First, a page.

Former WikiLeaks supporters who left in protest at the organisation's direction are to start up their own rival whistleblowing site.
According to a report in the Wall Street Journal, sources close to the group - which includes ex-WikiLeakers who left after having disagreements with founder Julian Assange - are in the process of creating their own document-leaking site.
A number of voices in the organisation had been critical of Assange's leadership, many citing the distraction of his legal battle over rape charges in Sweden. But it appears that a more pivotal difference over the aims of the organisation lies behind the schism.
A growing number of WikiLeaks rebels have reportedly expressed dissatisfaction at the site's concentration on pursuing the US military, releasing dossiers of secret documents relating to the wars in Iraq and Afghanistan.
"I don't want to take away from the importance of the Iraq dossiers," former WikiLeaks worker and Icelandic MP Birgitta Jónsdóttir said recently. "But I have been saying for some time that before all these big scoops came along, Wikileaks was very much about creating small hubs in different countries where people could leak important information to. It shouldn't just be about the international scoops."
Now that criticism appears to have come to a head. Disaffected WikiLeakers are said to be working on a rival site, with Daniel Domscheit-Berg, a German former WikiLeaks insider who has been critical of the site's record, touted as its head.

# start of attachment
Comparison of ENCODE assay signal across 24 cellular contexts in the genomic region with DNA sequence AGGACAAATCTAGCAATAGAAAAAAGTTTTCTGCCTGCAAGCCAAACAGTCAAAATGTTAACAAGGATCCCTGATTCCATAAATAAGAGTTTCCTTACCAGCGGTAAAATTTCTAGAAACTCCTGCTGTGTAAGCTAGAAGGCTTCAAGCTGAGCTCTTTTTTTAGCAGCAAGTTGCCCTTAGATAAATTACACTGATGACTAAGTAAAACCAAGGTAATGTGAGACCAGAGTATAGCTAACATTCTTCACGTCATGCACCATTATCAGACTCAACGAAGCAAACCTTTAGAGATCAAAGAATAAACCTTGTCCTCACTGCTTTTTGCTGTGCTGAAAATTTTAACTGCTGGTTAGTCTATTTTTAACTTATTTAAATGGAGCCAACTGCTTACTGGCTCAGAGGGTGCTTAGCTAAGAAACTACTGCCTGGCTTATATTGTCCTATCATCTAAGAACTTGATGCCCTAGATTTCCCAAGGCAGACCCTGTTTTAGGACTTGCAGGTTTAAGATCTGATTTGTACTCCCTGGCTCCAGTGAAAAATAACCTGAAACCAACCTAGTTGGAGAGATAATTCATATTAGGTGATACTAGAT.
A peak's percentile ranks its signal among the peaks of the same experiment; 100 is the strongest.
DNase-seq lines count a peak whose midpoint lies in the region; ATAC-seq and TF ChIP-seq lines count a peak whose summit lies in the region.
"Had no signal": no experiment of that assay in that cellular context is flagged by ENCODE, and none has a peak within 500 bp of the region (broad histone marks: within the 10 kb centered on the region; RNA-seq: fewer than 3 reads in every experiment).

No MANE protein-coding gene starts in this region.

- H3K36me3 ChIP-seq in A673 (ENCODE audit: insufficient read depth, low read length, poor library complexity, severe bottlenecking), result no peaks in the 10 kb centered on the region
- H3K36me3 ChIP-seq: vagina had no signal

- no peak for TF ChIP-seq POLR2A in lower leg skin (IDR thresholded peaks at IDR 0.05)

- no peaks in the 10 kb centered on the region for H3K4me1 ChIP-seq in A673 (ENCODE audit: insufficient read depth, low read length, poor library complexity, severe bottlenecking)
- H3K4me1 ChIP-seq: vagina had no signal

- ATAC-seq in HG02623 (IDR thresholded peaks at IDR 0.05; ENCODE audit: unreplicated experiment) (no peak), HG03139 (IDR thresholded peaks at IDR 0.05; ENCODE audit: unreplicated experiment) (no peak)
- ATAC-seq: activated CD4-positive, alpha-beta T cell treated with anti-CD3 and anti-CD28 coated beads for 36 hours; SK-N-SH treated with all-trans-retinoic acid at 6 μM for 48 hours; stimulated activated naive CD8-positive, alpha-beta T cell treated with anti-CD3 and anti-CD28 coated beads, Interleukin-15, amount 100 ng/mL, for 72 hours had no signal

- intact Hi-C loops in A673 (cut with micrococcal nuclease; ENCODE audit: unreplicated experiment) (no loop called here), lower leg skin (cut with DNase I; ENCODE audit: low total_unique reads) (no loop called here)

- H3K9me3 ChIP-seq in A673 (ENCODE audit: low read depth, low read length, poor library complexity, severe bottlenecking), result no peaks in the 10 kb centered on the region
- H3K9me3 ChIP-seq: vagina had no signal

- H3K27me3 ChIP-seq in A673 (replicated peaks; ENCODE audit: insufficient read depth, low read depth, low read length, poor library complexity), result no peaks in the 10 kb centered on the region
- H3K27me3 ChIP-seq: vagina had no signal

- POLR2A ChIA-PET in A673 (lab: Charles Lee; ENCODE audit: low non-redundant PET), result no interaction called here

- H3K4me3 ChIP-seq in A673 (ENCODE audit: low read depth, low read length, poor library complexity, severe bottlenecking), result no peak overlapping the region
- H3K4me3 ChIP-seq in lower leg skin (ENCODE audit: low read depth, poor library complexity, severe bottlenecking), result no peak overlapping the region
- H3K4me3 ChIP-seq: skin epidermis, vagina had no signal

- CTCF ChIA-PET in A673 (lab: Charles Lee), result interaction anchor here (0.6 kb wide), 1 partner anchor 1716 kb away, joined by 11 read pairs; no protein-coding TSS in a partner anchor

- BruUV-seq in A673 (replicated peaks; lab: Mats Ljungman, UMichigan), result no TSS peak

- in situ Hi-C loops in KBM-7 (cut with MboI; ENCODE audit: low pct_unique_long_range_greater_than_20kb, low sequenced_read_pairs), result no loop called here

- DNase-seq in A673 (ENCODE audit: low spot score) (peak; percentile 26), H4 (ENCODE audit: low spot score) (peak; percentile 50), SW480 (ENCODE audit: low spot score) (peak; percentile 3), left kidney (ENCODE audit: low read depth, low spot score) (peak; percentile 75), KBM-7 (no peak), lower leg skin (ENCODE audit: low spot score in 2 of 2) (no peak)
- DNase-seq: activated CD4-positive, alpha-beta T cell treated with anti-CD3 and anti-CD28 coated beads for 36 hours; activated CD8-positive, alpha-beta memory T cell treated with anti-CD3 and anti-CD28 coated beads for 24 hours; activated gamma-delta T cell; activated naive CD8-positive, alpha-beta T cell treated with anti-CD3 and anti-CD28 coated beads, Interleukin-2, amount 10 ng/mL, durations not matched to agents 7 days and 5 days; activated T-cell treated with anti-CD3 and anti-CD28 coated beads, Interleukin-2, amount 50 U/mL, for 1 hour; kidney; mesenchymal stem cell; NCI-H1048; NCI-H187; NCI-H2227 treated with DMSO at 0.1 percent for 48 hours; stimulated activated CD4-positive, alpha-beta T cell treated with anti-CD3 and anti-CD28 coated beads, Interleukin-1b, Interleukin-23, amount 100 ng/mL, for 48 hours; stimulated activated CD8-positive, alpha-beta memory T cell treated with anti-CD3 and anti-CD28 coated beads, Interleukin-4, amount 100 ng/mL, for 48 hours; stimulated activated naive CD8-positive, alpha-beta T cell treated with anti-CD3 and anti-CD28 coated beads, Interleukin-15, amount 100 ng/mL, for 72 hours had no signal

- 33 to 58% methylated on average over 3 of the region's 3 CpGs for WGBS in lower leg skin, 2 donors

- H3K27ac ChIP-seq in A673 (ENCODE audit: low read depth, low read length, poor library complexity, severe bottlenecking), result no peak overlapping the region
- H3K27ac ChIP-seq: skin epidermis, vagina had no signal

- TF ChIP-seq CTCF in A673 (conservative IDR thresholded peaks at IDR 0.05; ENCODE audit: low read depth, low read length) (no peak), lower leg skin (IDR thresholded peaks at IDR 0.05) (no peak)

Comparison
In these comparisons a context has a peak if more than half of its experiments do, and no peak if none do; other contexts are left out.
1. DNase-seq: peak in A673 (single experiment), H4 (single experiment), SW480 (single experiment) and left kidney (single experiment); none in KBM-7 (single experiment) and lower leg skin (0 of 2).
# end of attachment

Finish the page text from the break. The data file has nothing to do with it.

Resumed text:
After quitting in September, Domscheit-Berg claimed WikiLeaks had neglected to publish a stack of lower-profile documents it had received from other parts of the world.
The German activist hasn't been shy of criticising his former boss, either.
"Julian Assange reacted to any criticism with the allegation that I was disobedient to him and disloyal to the project," Domscheit-Berg was quoted as saying by German news magazine Der Spiegel.
Rumours that Domscheit-Berg is looking to launch a new site were given weight by WikiLeaks spokesman Kristinn Hrafnsson in a recent interview.
"There is some indication that Daniel and some others are setting up a similar venue, and we wish them luck," said Hrafnsson. "It would be good to have more organisations like WikiLeaks."
Hrafnsson said that reports of disagreements within WikiLeaks were "quite overblown", but admitted that another senior figure from WikiLeaks, described as a "technician", had left, as well as "two or three volunteers".
Insiders say that the site's encrypted SSL submission system has been unavailable for weeks because a number of key personnel have fallen out with Assange. WikiLeaks' anonymous Tor hidden submissions system has been down since February.
Assange admitted in a speech in London last week that WikiLeaks has temporarily stopped accepting new documents because it currently has too large a backlog.
"I think it is not right to be receiving documents that people may wish to get out urgently if you're not in a position to publish them within a reasonable period of time," Mr. Assange said.
In another development, press reports suggest that Assange's legal battle in Sweden may be taking its toll. In an interview with a Swiss newspaper this week, the WikiLeaks founder said he was considering seeking asylum in Switzerland, but gave no further details.